Peer pressure and fear of the flu can boost hand hygiene: 6 survey findings

When others are present, people are more likely to wash their hands in a public restroom, according to the annual Healthy Hand Washing survey conducted by the Bradley Corporation.

The Bradley Corp. has manufactured commercial restroom and emergency safety products for nearly a century. For the hand-washing survey, the company queried 1,042 American adults online from Dec. 12 to Dec. 15. Respondents were asked about their hand-washing habits and their concerns regarding germs and the spread of viral infections like influenza.

Here are six key findings from the survey.

1. More than 50 percent of respondents said the presence of others in public restrooms either drives them to wash their hands longer than usual or wash them when they normally wouldn't.

2. Approximately 40 percent of participants admitted to being more likely to wash their hands after seeing signage instructing employees to wash before returning to work.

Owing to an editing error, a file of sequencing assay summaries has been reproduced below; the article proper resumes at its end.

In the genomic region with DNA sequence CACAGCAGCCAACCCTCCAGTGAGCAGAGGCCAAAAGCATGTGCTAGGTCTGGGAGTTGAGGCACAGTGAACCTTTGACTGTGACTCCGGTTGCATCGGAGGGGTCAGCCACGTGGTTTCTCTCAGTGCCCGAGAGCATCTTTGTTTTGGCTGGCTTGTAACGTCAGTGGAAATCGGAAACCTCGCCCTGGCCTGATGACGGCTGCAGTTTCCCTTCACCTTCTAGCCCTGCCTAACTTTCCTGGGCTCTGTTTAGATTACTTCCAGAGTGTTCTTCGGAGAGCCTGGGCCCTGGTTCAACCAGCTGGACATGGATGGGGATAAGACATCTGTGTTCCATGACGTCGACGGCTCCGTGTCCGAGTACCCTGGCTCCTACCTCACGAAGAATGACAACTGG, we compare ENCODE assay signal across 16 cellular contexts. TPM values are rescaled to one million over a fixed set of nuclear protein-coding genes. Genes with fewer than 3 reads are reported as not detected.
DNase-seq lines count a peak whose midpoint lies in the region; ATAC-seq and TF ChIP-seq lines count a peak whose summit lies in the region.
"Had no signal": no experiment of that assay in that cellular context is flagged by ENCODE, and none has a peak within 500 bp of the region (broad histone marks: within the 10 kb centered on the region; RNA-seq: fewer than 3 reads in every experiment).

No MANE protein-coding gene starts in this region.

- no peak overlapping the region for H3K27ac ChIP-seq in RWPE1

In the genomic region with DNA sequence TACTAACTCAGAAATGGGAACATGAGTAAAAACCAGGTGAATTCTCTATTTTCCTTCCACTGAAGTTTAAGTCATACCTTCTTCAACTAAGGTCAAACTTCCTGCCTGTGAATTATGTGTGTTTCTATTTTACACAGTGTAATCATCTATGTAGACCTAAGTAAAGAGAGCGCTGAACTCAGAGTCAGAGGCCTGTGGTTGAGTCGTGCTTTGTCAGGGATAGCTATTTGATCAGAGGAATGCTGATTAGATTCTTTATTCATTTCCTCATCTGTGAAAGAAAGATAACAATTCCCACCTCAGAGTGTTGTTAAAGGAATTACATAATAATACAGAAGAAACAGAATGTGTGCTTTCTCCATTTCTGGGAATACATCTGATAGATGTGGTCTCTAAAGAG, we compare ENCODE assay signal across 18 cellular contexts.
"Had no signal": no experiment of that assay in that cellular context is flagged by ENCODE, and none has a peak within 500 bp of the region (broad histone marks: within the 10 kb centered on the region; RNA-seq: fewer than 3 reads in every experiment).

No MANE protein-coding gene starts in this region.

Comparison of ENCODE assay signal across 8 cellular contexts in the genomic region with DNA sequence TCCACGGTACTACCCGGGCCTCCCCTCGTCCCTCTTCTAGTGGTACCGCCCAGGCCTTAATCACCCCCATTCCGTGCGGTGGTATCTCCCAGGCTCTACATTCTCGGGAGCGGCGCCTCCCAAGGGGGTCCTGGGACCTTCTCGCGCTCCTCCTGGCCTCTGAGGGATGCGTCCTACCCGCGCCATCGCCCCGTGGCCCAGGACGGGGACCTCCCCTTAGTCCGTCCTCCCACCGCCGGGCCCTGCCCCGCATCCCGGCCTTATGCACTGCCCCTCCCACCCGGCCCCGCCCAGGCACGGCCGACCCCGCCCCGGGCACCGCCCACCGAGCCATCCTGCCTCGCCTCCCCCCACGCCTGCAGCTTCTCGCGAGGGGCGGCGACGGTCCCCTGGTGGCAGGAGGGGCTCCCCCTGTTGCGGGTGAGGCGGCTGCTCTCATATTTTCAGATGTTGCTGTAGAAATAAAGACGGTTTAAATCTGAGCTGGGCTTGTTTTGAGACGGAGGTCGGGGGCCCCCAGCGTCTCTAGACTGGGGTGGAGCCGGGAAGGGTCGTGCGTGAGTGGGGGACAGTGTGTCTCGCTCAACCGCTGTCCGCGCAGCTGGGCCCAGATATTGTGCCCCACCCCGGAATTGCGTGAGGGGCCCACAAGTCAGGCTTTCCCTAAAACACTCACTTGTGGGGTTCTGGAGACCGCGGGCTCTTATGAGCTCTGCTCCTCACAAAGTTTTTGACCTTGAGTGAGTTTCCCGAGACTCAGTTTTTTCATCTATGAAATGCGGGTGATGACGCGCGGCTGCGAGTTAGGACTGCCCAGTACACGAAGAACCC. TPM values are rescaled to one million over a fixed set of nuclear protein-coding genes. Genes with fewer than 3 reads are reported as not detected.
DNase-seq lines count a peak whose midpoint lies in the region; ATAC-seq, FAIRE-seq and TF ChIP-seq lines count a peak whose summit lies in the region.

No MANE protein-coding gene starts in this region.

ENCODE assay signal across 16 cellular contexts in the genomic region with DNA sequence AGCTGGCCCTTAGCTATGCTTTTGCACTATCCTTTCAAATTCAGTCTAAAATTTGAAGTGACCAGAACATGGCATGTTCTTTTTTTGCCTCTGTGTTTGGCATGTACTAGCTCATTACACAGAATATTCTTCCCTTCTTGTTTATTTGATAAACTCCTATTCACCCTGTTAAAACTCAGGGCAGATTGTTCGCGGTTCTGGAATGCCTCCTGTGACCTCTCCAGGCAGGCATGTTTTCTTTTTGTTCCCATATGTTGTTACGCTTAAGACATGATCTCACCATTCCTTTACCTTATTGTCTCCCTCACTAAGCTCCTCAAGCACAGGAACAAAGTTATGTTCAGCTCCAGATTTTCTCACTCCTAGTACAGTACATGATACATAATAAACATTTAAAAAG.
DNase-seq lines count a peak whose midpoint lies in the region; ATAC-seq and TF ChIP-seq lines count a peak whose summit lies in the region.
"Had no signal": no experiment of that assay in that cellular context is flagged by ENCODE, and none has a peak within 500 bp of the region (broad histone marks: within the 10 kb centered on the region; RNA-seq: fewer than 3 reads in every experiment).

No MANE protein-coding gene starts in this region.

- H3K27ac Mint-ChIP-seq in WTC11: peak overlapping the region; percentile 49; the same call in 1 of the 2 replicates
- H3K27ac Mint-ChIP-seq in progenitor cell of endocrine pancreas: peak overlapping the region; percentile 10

3. Seventy percent of respondents reported washing their hands more frequently or for extended periods of time after hearing about the spread of influenza.

4. More than 80 percent of participants reported either frequently or occasionally witnessing others leave the restroom without washing their hands.

5. Sixty-seven percent of Americans reported cutting corners during hand hygiene practices and only rinsing with water on occasion.

6. A majority of respondents reported hand-washing to be a must after sneezing or coughing (69 percent) and handling a sick child (58 percent).

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